Document Type

Honors Paper

Publication Date

May 2006

Abstract

The Notch pathway is one of the vital signaling pathways used during Drosophila development. Present in many organisms and extensively studied in D. melanogaster, this pathway serves to transduce signals between neighboring developing cells and inhibits neuronal differentiation by lateral inhibition. The primary targets of Notch are the Enhancer of split (E(spl)) genes. Although the upstream regulatory regions of the E(spl) genes contain biding sites for Suppressor of Hairless, Proneural, and E(spl) proteins, their expression patterns are not identical. There is a hidden complexity in the regulatory regions of these genes that may help explain the conservation of the overall organization of the E(spl) complex between different species of Drosophila. We are interested in determining what is responsible for this variation in expression, and have investigated these genes using different approaches. First, using the upstream regulatory sequence of D. melanogaster and D. pseudoobscura as reference sequences, we compared the upstream regions of the E(spl) m7 gene to D. simulans, D. sechellia, D. yakuba, D. erecta, D. ananassae, D. persimilis, D. grimshawi, D. virilis, and D. mojavensis using BLAT (Kent 2002) and EvoPrinter (Odenwald et al. 2005) applications. Second, we isolated and sequenced part of the regulatory region of D. pseudoobscura m7 to confirm previous published results and gain more insight on the functionality of the region. The differences and similarities in upstream sequences of the E(spl) genes are being used as a tool to help further determine if functions of these genes are conserved. This approach will give insight into which regulatory sites are essential to proper Drosophila development after millions of years of species divergence.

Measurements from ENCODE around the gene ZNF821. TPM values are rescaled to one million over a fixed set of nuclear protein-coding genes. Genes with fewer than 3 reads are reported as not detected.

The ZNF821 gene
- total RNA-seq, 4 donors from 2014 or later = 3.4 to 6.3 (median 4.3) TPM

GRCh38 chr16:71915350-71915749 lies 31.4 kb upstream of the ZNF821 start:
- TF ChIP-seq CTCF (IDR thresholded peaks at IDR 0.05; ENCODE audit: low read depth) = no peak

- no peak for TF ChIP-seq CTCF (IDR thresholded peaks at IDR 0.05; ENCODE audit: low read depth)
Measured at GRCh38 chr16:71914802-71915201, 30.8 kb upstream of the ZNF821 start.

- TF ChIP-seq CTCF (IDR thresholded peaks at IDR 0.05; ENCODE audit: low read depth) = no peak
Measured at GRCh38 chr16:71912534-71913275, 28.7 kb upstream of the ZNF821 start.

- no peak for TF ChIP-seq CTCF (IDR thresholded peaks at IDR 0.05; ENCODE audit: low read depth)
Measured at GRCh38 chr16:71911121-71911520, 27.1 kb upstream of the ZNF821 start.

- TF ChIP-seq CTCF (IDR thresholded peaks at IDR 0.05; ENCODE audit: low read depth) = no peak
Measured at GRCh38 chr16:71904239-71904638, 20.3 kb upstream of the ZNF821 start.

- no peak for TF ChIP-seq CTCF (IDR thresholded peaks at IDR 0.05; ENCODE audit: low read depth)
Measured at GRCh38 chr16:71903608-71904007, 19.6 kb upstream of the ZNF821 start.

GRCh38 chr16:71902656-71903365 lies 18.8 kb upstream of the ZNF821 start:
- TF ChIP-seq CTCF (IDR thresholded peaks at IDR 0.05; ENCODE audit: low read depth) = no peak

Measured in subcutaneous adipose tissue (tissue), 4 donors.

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The views expressed in this paper are solely those of the author.